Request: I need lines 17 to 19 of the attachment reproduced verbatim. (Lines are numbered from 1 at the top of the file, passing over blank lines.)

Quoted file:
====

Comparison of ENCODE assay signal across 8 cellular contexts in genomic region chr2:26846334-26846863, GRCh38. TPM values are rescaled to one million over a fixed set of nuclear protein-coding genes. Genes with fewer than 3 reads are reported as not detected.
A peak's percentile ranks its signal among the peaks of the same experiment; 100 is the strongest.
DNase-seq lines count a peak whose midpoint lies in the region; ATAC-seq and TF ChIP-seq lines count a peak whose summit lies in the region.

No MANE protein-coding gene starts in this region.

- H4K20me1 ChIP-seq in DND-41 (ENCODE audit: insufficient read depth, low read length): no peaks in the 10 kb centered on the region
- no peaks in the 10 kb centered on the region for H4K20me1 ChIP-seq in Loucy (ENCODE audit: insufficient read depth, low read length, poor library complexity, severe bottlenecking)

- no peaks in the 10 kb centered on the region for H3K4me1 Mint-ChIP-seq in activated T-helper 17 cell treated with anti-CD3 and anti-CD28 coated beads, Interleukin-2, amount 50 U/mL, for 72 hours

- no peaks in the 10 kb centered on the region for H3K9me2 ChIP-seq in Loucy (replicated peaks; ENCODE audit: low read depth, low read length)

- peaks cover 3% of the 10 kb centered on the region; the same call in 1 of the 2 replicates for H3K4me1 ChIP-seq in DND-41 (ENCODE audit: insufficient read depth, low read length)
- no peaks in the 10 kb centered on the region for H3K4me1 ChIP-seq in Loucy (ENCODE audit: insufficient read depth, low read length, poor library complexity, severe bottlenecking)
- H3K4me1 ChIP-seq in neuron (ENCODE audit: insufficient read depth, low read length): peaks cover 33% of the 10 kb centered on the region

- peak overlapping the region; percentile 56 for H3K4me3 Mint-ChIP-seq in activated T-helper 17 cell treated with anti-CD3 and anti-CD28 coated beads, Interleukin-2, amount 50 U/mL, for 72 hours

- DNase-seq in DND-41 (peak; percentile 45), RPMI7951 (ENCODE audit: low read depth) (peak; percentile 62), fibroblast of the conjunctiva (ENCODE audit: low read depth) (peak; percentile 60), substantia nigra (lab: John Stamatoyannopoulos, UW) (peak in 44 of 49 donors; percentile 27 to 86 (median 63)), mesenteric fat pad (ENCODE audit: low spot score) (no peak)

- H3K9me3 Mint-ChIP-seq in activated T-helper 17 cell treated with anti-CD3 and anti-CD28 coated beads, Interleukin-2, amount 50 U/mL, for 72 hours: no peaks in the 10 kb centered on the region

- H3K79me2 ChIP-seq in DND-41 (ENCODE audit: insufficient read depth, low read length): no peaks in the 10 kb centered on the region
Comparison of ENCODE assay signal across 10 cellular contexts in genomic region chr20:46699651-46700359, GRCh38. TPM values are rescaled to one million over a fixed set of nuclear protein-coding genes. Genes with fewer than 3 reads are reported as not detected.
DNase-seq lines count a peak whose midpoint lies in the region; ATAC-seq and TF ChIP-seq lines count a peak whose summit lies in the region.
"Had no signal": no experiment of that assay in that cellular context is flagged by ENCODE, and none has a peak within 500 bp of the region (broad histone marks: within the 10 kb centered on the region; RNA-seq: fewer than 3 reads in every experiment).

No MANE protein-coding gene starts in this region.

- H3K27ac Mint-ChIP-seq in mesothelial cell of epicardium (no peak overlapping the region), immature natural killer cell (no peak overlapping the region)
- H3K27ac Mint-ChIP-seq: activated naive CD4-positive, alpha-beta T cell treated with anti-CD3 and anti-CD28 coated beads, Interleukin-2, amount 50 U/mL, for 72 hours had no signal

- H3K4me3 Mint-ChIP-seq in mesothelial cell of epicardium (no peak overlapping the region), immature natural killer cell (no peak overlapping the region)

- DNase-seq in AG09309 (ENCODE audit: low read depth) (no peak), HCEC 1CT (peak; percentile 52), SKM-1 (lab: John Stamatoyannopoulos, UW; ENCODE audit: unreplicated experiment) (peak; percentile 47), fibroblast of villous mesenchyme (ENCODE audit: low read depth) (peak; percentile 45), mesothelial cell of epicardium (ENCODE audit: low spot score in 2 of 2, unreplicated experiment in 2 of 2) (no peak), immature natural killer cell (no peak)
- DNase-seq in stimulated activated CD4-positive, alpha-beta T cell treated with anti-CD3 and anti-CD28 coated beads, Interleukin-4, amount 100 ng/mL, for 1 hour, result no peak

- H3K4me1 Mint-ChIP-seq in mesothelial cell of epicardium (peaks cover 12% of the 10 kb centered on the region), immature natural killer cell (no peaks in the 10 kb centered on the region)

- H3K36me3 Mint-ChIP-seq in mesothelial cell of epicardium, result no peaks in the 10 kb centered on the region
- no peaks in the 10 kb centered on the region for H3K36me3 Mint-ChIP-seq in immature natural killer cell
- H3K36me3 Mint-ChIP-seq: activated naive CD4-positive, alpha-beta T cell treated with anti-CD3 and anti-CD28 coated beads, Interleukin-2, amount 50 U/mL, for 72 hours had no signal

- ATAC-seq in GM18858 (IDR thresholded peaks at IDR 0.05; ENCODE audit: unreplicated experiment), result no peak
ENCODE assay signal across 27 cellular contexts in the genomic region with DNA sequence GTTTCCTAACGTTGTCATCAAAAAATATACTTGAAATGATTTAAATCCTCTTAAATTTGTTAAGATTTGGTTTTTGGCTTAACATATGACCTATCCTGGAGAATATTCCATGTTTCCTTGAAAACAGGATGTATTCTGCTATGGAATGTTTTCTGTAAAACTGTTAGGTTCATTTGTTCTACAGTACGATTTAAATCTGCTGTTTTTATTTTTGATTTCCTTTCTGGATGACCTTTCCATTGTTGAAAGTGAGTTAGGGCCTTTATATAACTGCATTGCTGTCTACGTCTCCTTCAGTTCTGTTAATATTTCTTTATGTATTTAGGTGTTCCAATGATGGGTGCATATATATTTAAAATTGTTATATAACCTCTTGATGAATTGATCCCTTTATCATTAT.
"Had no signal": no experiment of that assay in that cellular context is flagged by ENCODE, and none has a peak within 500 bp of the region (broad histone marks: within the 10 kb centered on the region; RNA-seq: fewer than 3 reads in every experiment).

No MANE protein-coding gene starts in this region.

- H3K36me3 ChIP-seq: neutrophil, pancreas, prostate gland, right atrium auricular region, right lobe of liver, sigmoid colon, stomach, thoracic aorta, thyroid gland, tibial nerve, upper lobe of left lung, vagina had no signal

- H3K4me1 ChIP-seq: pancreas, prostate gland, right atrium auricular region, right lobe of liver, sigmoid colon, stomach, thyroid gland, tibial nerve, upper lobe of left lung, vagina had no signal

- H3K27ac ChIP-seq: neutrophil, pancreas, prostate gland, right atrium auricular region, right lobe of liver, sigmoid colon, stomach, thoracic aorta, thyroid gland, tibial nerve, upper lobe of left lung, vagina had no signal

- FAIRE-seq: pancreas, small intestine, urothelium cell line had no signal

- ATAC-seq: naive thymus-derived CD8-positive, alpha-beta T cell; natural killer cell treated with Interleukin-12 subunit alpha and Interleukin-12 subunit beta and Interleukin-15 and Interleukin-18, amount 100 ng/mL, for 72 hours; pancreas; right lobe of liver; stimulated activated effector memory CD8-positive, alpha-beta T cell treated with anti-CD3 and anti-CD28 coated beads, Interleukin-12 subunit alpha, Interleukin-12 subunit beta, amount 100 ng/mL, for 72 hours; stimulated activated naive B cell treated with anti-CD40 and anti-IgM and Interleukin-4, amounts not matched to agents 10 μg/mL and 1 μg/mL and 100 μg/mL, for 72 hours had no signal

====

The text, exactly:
DNase-seq lines count a peak whose midpoint lies in the region; ATAC-seq and TF ChIP-seq lines count a peak whose summit lies in the region.
"Had no signal": no experiment of that assay in that cellular context is flagged by ENCODE, and none has a peak within 500 bp of the region (broad histone marks: within the 10 kb centered on the region; RNA-seq: fewer than 3 reads in every experiment).

No MANE protein-coding gene starts in this region.